Tough Love Works: Helping A Child Overcome Addiction
- Monday, July 19, 2004
The grief was still present in the eyes of the messenger to the Southern Baptist Convention as he recounted that his son recently had died from a drug overdose. The pain filled the airport limousine as we headed toward the convention center hotel, and little could be said to ease the tragedy.
Not only does the resulting carnage from reckless choices regarding drug abuse play havoc with the victims' lives, but so many others are directly touched by the tragic events.
A telephone call from a distraught minister told of another misadventure, of a wayward son who had been readmitted to a Christ-centered primary treatment center.
"They kicked him out, saying that he was unwilling to perform the study exercises required of participants," the pastor related.
"He wandered around town and eventually got drunk, stole something and was arrested and charged with misdemeanor larceny. He's in jail under a small bond. He's calling us constantly, crying for us to get him out. I know I told him that he couldn't come home until he got his life straightened out, but we just don't know what to do!"
We had already agreed in previous conversations that the son should undergo treatments consecutively in two primary treatment centers before, hopefully, getting accepted by a Christ-centered halfway house. The parents had promised to practice tough love this time. But they hesitated to resist bailing him out before his court date. "Don't do it," we urged, knowing that this sends the wrong message and remembering how the son had blamed them for his actions in recent telephone conversations.
"He needs to realize that he, and he alone, is responsible for his mistakes. He needs a strong dose of Jesus in his heart!" we counseled, knowing that the parents often pay the price for the mistakes of their children.
After we had spoken at the morning and evening services of a church, seeking to provide inspiration and hope from our own experiences and trying to provide common sense advice to those whose loved ones had gone astray, the phone rang. An obviously agitated young man screamed at the top of his voice, "What did you say at church that made my parents pack up my clothes and tell me that they were kicking me out?"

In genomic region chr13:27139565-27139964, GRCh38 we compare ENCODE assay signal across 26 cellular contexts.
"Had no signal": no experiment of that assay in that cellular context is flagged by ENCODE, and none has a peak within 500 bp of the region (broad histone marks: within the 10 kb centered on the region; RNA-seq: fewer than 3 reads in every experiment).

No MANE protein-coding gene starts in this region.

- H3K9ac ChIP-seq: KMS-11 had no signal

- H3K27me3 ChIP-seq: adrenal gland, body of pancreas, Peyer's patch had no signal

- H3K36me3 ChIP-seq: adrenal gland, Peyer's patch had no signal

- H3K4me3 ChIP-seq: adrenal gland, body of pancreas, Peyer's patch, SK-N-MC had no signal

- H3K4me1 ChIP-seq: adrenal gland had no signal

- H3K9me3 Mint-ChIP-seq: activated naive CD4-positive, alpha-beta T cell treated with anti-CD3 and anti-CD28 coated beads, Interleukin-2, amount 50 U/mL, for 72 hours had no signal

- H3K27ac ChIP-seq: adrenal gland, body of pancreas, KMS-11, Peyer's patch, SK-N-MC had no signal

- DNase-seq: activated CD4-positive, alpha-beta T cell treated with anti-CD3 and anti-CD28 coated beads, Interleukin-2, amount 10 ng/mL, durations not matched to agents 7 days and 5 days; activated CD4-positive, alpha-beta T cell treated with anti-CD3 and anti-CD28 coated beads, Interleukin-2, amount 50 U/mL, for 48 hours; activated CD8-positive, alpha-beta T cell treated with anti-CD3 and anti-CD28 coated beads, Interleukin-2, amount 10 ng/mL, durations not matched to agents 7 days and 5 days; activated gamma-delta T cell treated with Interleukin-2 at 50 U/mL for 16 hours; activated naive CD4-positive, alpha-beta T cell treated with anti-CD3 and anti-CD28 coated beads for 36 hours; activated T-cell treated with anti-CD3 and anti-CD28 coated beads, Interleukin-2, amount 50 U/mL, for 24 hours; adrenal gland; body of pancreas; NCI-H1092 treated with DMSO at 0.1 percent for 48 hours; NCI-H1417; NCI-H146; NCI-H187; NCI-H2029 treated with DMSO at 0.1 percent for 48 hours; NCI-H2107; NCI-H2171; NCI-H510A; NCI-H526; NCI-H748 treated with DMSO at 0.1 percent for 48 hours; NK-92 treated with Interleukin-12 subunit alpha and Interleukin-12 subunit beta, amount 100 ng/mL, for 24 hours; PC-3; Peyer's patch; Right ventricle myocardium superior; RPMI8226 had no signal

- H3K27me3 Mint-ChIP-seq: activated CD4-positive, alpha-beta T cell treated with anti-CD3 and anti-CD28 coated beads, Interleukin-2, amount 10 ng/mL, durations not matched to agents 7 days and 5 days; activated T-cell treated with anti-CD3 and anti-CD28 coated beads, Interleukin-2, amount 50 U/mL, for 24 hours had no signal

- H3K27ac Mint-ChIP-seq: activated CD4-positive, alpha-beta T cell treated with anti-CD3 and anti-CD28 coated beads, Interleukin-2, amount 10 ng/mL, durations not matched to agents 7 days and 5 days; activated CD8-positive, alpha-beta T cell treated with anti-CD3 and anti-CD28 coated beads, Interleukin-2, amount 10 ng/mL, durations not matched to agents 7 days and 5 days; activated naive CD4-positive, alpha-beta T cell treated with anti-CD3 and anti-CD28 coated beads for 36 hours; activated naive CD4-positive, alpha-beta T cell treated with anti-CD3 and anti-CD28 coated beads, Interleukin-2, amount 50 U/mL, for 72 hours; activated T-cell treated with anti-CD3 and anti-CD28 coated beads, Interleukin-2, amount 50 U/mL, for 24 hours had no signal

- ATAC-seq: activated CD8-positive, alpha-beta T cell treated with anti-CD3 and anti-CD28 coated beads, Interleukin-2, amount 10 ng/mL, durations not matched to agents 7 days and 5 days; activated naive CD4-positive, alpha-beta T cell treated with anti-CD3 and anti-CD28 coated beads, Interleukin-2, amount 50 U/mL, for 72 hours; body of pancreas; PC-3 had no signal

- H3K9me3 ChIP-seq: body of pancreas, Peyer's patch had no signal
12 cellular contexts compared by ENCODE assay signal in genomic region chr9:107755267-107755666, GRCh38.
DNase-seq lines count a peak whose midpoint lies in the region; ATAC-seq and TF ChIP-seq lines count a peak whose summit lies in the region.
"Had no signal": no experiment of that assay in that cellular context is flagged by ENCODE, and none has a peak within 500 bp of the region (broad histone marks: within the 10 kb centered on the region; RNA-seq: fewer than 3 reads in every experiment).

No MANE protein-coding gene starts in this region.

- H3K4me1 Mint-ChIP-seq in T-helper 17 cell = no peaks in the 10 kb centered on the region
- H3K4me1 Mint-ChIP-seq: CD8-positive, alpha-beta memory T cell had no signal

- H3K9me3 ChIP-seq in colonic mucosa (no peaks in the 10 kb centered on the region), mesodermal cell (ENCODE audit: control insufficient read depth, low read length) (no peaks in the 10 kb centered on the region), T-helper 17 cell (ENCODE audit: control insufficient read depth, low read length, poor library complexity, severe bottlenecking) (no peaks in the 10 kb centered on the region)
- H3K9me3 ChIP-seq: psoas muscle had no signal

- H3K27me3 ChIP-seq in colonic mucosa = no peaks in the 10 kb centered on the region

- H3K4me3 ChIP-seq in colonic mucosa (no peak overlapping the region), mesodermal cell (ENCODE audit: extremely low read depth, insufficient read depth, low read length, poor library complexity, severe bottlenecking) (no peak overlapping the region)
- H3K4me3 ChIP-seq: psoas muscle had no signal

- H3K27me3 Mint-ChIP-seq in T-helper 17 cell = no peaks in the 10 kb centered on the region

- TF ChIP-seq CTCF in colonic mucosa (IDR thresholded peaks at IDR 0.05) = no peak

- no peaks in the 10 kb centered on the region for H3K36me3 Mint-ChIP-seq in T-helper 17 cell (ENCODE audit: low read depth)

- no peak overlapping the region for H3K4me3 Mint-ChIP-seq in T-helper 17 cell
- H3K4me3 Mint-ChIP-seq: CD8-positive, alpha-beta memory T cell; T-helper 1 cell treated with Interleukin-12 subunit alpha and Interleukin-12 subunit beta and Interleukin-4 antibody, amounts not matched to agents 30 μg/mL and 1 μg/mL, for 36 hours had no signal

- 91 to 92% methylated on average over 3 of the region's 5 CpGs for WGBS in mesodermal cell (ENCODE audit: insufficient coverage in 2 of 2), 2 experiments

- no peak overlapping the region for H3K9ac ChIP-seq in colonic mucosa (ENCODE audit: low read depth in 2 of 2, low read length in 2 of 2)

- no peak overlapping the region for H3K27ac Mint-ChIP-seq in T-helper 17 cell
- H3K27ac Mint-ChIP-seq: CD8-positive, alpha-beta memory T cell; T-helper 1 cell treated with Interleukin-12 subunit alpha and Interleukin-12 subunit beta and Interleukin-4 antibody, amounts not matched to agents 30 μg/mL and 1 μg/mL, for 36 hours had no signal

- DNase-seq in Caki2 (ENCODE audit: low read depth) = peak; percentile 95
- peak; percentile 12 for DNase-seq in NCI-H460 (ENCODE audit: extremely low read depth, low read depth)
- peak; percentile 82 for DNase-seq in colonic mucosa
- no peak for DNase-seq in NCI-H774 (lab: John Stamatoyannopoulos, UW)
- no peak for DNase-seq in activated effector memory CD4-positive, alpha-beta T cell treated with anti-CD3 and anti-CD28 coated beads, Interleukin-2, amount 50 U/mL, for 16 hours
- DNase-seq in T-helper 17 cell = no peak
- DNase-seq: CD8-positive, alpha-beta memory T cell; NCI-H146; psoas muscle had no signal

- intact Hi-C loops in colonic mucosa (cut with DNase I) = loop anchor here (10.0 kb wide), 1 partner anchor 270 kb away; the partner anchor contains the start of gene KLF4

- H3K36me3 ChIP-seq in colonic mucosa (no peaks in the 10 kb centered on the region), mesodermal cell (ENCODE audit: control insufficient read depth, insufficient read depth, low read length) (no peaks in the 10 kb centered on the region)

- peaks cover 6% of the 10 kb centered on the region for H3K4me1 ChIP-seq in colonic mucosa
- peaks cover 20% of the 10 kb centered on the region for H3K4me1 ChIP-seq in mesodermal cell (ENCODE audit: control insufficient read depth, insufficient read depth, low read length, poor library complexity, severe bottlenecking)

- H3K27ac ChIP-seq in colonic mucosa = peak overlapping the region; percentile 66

The young man had first sought help for his drug problem from his pastor, who had referred him to us (again), believing that he was at last serious about seeking recovery from his serious drug addiction. We laid out a plan for recovery that required taking a leave from his job. He had been reluctant to pay the price required by a workable, Christ-centered recovery program. Instead he turned to a secular agency that immediately placed him on methadone. We had warned the druggie and his father that this temporary crutch could provide no final answer and would just postpone or destroy any opportunity for permanent recovery.
We had repeated to the young man and his father our firm belief that the addiction must be replaced with something stronger than the addiction. To us, the strongest force available is a lasting trust in Jesus as Savior and Lord. A person must let go and let God take over.
In spite of the young man's belief that he could solve the problem on his own, he was sadly mistaken! The parents had insisted that their son come to hear us that Sunday in the church they attend regularly. But he had not shown up, explaining to his distraught parents that he didn't go into the church because the parking lot was too full and, after all, he had explained, "I was late." This failure to attend the service had been the straw that had temporarily broken the camel's back, resulting in the threat to throw him out of the house.
The vocally violent telephone conversation continued, interspersed with strong words of threat and blame aimed at his parents. He was obviously in trouble and so were they. "Don't talk to your parents that way!" was our contribution. His out-of-control response followed, "I'll talk to them any way I want to ..." and the unproductive call ended.
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